New BBC comedy Motherland has the realities of the school run down to a tee

Modern parents will recognise themselves - and cringe - in this pilot comedy from Catastrophe’s Sharon Horgan and Father Ted’s Graham Linehan, says Ben Dowell

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You may think that middle-class mums (and dads) are everywhere – in life, in popular culture, blimey you may even be one yourself. But us quinoa-munching stalwarts of the school run haven’t had a sitcom of our own yet.

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Enter BBC2 comedy pilot Motherland, which – if you’re one of us – you’ll find so spot on about modern parenting you’ll probably be watching from behind your fingers.

Our heroine is Julia (Anna Maxwell-Martin), a harassed parent with a demanding job and two primary school-age children who require a lot of her time and attention. Of course, time and attention are things she has in short supply, and her subsequent ‘failings’ as a parent induce the kind of cringing guilt we can all recognise.

The opening scene sees Julia racing to the school gates only to find she’s got her dates mixed up. The school is empty, it is half term. But rather than admit to a mistake that may seem horribly familiar (what do you mean, this has never happened to you?) she takes some drastic action. Yes, Julia files a completely false bullying accusation against an utterly blameless child to explain away her presence at the school. And strangely it’s hard to hate her for this.

The politics of parenting are treacherous. And that is what makes Lucy Punch’s perfect mum Amanda so chilling. Blonde, beautiful, utterly phoney, she is the Queen Bee of the Big Table in the coffee shop where Julia’s fellow parents congregate after the morning school run. Amanda rules the roost by instilling a mixture of fear and envy in her subordinates, grateful that they have a place at The Table, terrified of being ostracised. Every group like this has an Amanda.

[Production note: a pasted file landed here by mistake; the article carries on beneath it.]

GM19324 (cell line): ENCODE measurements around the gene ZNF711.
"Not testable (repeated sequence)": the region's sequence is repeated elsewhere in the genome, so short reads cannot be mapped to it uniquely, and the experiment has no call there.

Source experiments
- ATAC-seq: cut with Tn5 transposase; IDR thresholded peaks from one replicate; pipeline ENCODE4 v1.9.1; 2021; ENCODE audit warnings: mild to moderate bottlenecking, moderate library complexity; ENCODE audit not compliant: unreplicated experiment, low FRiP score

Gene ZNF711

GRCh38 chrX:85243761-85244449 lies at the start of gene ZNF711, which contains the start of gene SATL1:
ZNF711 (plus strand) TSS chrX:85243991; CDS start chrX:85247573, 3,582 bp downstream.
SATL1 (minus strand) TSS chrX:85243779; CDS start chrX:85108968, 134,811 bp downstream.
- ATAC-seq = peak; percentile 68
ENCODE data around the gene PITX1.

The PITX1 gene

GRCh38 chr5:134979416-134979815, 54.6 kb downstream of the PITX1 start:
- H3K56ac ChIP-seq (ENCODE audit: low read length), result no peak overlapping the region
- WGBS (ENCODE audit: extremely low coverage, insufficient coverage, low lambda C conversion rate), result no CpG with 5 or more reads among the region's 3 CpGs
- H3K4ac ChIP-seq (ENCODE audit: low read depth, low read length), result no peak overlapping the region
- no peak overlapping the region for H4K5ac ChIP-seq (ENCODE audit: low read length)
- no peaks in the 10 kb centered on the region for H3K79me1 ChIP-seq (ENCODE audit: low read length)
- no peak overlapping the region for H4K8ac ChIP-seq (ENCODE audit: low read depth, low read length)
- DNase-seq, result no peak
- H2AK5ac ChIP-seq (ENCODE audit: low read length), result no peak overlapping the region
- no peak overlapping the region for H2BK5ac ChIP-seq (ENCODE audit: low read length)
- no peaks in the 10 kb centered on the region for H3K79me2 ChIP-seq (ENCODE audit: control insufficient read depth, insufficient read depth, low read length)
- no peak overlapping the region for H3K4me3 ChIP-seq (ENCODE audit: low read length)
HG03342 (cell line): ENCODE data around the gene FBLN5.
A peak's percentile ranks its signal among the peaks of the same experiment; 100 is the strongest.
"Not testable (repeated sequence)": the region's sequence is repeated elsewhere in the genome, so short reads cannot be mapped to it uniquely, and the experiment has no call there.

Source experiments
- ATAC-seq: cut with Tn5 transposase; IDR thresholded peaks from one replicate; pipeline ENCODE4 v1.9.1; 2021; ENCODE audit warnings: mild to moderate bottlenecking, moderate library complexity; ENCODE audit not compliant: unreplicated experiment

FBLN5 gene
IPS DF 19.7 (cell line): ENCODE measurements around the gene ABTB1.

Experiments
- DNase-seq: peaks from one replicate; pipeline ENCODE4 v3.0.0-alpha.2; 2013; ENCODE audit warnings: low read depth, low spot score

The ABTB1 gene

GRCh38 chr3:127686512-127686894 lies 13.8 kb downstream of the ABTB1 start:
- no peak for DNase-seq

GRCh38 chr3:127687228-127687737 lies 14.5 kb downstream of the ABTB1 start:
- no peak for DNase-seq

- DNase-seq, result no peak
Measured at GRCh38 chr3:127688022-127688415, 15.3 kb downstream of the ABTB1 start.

Of course, one person who won’t ever be asked to join the Big Table is Julia. Another is Paul Ready’s hapless stay-at-home dad Kevin, whose desperate efforts at pleasing Amanda seem destined to permanent failure. Even when he tries to organise a petition against a rival coffee shop for perceived anti-breast feeding policies just to show that he is exactly what a feminist looks like.

Still, Julia and Kevin are able to find solace in the company of Liz (Diane Morgan, of Philomena Cunk fame), forming a trio which, if this sitcom does get a full commission, will be the core of our show.

Liz is easily the most likeable of the lot – a slatternly parent who is nevertheless calm under pressure and is one of those rare and beautiful creatures one occasionally finds in life who is more than happy to take children off the hands of stressed out mums like Julia.

I really like this show and when you think of the writing team – Father Ted’s Graham Linehan (who also directs), his wife Helen, Catastrophe’s Sharon Horgan and stand-up Holly Walsh – it is perhaps no surprise that it works so well.

These are people who know about both comedy and the painfully recognisable stresses of child-rearing in equal measure. They have something to say, things to get off their chest, and it reeks of authenticity.

Let’s hope this pilot gets a full series. It definitely deserves a seat at the Big Table.

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Motherland is on BBC2 tonight at 10pm